To display all mappings currently in the ARP cache, select Protocol Information from the Available Options menu. When the Protocol Information menu appears, select IP to view the IP Protocol Information screen. On this screen, select IP Address Translations menu and press [Enter]. When the IP Address Translations screen appears, select and delete all entries in the IP Address Translations Table.
Check routing problems
Many TCP/IP problems occur because the default gateway, also known as the default route, is set incorrectly. To use TCPCon to make sure the default gateway is set properly, select IP Routing Table from the Available Options menu. Next, press [Enter] on the Proceed option to display the IP Routing Table screen.
Make sure the value in the Next Hop column points to the TCP/IP address of the router on your network. When you have verified that you do have the correct IP address for your default gateway, you can use the ping command at the server console prompt to verify that you can ping your default gateway’s IP address. If your default gateway is not connected to the network or is not functioning properly, the ping request will fail. If you don’t have the proper default gateway specified, you’ll have to use the Inetcfg utility from your server’s console prompt to correct the address. TCPCon only reports the information; it doesn’t allow you to change it.
Check data fragmentation
If your network seems to be running especially slowly, you can check the IP statistics for fragmented and reassembled packets. If you find a lot of them, you may have filtering issues, a lack of resources available to process packets, or possible routing loops.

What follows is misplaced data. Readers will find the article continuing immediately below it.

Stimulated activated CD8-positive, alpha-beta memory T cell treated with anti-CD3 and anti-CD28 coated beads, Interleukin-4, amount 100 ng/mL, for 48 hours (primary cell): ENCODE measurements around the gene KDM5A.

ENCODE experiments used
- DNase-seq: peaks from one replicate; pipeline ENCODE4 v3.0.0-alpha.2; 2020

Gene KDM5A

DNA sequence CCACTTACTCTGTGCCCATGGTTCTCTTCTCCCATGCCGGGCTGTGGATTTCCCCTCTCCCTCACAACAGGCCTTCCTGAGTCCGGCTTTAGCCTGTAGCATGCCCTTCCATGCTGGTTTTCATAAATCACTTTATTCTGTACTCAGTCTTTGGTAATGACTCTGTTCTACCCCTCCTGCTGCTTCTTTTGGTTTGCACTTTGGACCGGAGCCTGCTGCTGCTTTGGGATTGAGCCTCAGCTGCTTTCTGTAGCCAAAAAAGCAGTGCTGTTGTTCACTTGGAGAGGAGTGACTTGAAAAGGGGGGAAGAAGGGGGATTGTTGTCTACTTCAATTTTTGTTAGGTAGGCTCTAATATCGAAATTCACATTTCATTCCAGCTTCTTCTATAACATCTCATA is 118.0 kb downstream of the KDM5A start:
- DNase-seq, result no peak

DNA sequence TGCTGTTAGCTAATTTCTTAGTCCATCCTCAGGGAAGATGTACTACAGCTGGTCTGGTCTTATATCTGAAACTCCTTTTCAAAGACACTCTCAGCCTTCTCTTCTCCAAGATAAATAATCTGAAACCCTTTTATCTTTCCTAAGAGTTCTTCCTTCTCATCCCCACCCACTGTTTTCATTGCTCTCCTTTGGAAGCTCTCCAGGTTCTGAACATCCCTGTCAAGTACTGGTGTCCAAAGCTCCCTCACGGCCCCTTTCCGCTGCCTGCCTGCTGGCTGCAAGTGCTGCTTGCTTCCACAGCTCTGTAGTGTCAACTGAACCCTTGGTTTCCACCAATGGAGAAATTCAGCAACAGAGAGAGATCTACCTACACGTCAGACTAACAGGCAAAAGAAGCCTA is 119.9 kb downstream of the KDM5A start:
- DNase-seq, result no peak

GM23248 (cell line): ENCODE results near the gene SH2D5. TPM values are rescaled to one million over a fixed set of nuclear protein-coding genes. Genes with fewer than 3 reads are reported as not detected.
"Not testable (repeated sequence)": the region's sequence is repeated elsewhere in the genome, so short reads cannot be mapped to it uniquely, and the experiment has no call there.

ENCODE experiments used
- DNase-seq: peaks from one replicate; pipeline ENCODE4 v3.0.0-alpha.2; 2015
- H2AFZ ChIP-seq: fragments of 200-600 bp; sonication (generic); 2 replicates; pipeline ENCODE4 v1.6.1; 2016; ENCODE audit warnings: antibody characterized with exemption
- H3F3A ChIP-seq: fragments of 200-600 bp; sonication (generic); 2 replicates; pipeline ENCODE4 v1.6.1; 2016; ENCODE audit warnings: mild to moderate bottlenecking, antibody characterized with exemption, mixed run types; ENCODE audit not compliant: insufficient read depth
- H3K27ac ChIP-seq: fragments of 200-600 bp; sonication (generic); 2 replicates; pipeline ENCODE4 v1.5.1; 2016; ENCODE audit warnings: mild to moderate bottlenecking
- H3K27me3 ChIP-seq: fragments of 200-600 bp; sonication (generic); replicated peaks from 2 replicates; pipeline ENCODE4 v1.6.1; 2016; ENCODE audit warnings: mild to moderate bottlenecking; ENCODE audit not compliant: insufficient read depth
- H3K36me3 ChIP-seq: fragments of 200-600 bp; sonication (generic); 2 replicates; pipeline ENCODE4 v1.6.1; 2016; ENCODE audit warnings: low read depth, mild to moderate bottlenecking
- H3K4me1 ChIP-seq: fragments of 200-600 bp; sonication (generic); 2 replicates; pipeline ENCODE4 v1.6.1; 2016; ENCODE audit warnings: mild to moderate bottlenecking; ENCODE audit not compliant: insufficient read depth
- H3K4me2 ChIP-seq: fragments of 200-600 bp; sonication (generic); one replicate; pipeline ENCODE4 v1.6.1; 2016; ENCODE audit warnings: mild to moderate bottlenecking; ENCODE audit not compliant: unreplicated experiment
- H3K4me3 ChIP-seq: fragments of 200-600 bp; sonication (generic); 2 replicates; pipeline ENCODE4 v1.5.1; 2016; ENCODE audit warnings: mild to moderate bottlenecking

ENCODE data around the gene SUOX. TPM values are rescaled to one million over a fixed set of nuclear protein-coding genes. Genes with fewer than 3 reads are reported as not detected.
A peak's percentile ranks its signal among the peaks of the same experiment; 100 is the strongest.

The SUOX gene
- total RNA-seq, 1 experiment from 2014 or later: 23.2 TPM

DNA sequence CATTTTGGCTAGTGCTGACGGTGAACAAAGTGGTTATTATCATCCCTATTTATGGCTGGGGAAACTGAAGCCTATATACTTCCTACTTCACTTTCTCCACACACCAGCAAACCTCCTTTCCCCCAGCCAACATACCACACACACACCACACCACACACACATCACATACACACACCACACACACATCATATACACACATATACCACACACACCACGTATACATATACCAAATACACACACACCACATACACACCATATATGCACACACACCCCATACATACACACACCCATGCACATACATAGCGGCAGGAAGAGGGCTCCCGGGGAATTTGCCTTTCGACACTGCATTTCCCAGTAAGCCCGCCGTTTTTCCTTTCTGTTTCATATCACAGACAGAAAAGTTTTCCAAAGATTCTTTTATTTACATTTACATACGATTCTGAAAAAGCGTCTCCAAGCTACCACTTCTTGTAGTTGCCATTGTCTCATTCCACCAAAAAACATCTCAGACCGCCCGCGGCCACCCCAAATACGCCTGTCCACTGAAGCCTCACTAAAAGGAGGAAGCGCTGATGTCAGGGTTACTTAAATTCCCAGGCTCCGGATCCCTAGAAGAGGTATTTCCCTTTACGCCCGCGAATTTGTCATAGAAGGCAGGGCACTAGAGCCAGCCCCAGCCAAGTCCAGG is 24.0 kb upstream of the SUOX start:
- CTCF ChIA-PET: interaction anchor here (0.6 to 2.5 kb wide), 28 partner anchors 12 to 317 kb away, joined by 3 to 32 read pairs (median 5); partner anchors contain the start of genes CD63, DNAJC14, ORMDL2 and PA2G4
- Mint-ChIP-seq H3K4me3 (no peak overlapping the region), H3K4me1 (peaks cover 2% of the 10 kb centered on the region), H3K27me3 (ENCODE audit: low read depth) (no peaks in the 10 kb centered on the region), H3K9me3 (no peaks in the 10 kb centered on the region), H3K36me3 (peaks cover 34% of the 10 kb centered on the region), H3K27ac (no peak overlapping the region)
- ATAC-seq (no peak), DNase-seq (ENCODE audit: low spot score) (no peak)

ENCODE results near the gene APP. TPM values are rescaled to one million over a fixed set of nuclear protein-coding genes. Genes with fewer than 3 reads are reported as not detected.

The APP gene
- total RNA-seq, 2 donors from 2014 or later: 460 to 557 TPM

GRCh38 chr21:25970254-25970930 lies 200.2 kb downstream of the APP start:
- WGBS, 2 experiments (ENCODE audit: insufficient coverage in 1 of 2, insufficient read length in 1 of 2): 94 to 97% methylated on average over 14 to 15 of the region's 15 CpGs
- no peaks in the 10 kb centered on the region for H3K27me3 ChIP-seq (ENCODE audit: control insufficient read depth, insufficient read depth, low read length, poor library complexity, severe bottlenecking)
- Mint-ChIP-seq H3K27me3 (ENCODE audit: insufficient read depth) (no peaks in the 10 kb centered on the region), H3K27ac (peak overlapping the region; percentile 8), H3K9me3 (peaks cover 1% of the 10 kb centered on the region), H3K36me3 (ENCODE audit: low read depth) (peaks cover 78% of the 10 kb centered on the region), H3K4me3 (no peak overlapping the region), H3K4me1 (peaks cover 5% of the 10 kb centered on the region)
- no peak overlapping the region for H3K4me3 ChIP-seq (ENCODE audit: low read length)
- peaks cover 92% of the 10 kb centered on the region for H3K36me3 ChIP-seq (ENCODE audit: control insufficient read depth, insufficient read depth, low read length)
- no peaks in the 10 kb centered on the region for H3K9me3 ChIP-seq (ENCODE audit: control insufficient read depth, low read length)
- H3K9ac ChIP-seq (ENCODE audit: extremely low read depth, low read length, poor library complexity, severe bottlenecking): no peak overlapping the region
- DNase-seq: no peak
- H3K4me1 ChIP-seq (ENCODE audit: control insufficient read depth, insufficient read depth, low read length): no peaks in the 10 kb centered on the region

Check the IP statistics by selecting Statistics from the Available Options menu. Next, select IP. When the IP Statistics screen appears, check the Local Errors field in both the Incoming Discarded Datagram and the Outgoing Discarded Datagram sections. Make sure the values are not incrementing on a regular basis. If they are incrementing on a regular basis, enable logging in TCPCon and capture the packets. From there, you can try to determine where the invalid datagrams are coming from. If SNMP logging doesn’t work, you may have to employ a packet sniffer.
TCPCon can make troubleshooting TCP/IP on your NetWare network much easier. It can provide valuable data when you’re having problems with ports, DHCP, routing, and data fragmentation, which can make network administration much smoother for you.